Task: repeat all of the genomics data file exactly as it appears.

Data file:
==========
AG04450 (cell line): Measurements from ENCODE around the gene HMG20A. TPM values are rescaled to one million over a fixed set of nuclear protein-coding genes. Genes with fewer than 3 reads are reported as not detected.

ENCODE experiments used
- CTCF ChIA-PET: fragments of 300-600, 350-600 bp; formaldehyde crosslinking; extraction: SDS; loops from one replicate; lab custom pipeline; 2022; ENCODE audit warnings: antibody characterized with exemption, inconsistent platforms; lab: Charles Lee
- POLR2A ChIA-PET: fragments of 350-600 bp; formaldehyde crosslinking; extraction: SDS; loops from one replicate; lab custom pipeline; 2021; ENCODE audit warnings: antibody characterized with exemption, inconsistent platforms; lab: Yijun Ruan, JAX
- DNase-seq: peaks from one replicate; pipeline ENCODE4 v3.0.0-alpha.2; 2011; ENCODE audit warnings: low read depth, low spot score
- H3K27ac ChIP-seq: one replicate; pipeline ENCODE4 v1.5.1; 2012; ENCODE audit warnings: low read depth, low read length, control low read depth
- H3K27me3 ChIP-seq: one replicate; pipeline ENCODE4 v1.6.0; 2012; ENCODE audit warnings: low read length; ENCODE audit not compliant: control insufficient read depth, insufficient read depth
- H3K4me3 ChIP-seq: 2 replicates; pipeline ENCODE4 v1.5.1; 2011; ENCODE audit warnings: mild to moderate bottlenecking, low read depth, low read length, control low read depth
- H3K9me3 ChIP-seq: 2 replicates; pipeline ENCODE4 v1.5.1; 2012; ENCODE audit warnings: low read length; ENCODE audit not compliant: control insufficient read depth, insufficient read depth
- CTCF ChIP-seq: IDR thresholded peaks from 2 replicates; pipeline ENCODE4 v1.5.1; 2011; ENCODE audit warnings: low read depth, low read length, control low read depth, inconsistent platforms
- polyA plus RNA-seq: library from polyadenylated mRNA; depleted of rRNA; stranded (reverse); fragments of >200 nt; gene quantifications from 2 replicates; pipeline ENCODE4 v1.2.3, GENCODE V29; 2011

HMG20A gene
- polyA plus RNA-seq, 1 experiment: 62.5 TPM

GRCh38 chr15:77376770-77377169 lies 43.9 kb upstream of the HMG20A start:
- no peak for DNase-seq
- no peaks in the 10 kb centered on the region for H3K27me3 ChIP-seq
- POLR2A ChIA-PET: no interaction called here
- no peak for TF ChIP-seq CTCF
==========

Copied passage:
AG04450 (cell line): Measurements from ENCODE around the gene HMG20A. TPM values are rescaled to one million over a fixed set of nuclear protein-coding genes. Genes with fewer than 3 reads are reported as not detected.

ENCODE experiments used
- CTCF ChIA-PET: fragments of 300-600, 350-600 bp; formaldehyde crosslinking; extraction: SDS; loops from one replicate; lab custom pipeline; 2022; ENCODE audit warnings: antibody characterized with exemption, inconsistent platforms; lab: Charles Lee
- POLR2A ChIA-PET: fragments of 350-600 bp; formaldehyde crosslinking; extraction: SDS; loops from one replicate; lab custom pipeline; 2021; ENCODE audit warnings: antibody characterized with exemption, inconsistent platforms; lab: Yijun Ruan, JAX
- DNase-seq: peaks from one replicate; pipeline ENCODE4 v3.0.0-alpha.2; 2011; ENCODE audit warnings: low read depth, low spot score
- H3K27ac ChIP-seq: one replicate; pipeline ENCODE4 v1.5.1; 2012; ENCODE audit warnings: low read depth, low read length, control low read depth
- H3K27me3 ChIP-seq: one replicate; pipeline ENCODE4 v1.6.0; 2012; ENCODE audit warnings: low read length; ENCODE audit not compliant: control insufficient read depth, insufficient read depth
- H3K4me3 ChIP-seq: 2 replicates; pipeline ENCODE4 v1.5.1; 2011; ENCODE audit warnings: mild to moderate bottlenecking, low read depth, low read length, control low read depth
- H3K9me3 ChIP-seq: 2 replicates; pipeline ENCODE4 v1.5.1; 2012; ENCODE audit warnings: low read length; ENCODE audit not compliant: control insufficient read depth, insufficient read depth
- CTCF ChIP-seq: IDR thresholded peaks from 2 replicates; pipeline ENCODE4 v1.5.1; 2011; ENCODE audit warnings: low read depth, low read length, control low read depth, inconsistent platforms
- polyA plus RNA-seq: library from polyadenylated mRNA; depleted of rRNA; stranded (reverse); fragments of >200 nt; gene quantifications from 2 replicates; pipeline ENCODE4 v1.2.3, GENCODE V29; 2011

HMG20A gene
- polyA plus RNA-seq, 1 experiment: 62.5 TPM

GRCh38 chr15:77376770-77377169 lies 43.9 kb upstream of the HMG20A start:
- no peak for DNase-seq
- no peaks in the 10 kb centered on the region for H3K27me3 ChIP-seq
- POLR2A ChIA-PET: no interaction called here
- no peak for TF ChIP-seq CTCF